Soulforce Executive Director Jeff Lutes told Q-Notes the organization has attempted to contact all of the churches they’ll be visiting. Lakewood Church was originally contacted with the five others in 2007.

“We’re holding out hope to the last minute that Lakewood will offer us hospitality,” Lutes said, “but if they don’t we’ll figure out a way to offer Lakewood hospitality instead and offer space for us to meet with Lakewood families.”

In April, Jay Bakker, the LGBT-affirming son of evangelists Jim and Tammy Faye Bakker, released an open letter to Osteen.

In interviews, Osteen has said LGBT people are not living as “God’s best.” Also, openly gay Lakewood members are not allowed to serve in church leadership positions.

The American Family Outing is jointly sponsored by Soulforce, Children of Lesbians and Gays Everywhere (COLAGE), the National Black Justice Coalition and MCC.

Unlike other Soulforce actions, civil disobedience and the risk of arrest have not been discussed at length. Collie told Q-Notes he seeks only to be able to worship with his Christian siblings when he and his mother visit on May 11. His mother is also looking forward to the visit.

“I think he is a wonderful man,” Phelps said of Osteen. “I really want to go to his church and hear him speak, but how can I go to a church and feel comfortable if my child isn’t accepted?”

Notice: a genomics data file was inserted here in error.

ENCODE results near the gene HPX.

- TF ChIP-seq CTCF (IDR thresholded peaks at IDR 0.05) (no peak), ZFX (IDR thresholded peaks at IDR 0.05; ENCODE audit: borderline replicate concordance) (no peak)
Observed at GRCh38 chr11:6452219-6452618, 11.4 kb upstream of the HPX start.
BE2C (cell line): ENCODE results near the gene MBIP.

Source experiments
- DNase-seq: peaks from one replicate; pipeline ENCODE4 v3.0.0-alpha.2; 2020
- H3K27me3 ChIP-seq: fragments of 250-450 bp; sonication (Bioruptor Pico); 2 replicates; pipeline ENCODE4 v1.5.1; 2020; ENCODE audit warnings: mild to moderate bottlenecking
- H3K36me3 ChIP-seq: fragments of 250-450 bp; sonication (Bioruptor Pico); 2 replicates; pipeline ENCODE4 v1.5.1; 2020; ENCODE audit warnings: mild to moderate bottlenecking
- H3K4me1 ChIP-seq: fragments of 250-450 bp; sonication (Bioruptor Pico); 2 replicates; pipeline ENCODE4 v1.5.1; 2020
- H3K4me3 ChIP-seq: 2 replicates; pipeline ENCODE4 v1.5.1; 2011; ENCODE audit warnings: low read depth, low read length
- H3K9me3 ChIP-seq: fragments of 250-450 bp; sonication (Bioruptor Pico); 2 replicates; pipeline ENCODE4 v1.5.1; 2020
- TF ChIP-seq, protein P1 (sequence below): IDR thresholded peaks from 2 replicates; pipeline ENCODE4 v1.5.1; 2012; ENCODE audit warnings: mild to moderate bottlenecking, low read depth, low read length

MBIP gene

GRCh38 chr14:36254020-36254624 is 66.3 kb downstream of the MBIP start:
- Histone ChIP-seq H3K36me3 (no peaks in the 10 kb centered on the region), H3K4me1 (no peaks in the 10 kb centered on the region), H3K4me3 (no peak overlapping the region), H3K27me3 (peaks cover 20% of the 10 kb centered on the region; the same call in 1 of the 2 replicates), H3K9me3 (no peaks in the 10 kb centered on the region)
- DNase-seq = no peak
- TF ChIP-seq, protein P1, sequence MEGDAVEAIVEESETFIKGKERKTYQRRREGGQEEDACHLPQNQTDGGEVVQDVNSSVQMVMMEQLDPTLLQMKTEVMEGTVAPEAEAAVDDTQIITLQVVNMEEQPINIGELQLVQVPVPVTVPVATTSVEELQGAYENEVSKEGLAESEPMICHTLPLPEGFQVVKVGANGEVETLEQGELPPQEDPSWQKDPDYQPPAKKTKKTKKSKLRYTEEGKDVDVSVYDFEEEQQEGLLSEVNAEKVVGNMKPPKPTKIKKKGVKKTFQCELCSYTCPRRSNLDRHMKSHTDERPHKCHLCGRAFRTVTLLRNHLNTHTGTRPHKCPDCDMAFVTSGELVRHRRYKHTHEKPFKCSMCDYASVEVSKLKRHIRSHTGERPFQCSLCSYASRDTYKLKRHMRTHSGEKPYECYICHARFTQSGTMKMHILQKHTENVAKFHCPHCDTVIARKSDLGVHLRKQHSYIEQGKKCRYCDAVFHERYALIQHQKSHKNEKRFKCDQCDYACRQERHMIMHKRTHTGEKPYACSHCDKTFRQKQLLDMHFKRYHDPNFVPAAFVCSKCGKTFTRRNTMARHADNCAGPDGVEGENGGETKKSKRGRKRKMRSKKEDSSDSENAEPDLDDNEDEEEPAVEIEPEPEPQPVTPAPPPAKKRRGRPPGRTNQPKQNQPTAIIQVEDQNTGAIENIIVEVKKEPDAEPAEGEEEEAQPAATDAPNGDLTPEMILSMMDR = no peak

info: www.soulforce.org

- - - advertisement - - -

Posted by Matt Comer

Matt Comer previously served as editor from October 2007 through August 2015 and as a staff writer afterward in 2016.

4 Replies to “Mother, trans son embark on Soulforce journey”

  1. Keep up the good work Angel! I’m so proud of you AND your Mom!!

  2. Know you are in our prayers, Angel and Mary Helen. All of us in MCC are proud of the work you are doing!!!

  3. Dear Angel:
    My ex partner who I told you about in Scottsdale , Arizona sent this to me, She is a post op and we were legally married,She is still living in Florida no longer going to our mutual church but is working in Solidaity in Pagan worship…..The main point is that she saw this and sent it to me…OMG !!! That is so unreal but I want to thank you from the bottom of my heart…….She is an activist and is also active in Politics as well as equality florida and also the Ocla LGBT chairperson……
    My hat goes off to you Angel & Also to your Mother for knowing that loving your child is unconditional she is a wonderful Mom……Please keep in touch as it has been a while since we have spoken…..Stay sweet and know that you are loved…….God Bless as always, Bonnie

  4. Nancy Nix-Rice May 12, 2008 at 9:31 pm

    Thank you for bgeing willing to put a personal face on something that so few people have any basis for understanding. I had some trouble accepting my child’s trans nature because I was afraid of its ijplications for herlife and future happiness. But now we are both working to let others know that she/he (I still struggle with pronouns) is the same beauiful, bright, loving person as before – just with a more honest self-accepting identity. It’s easy for folks to be prejudiced against a group, but much harder to despise individual children of God.

Comments are closed.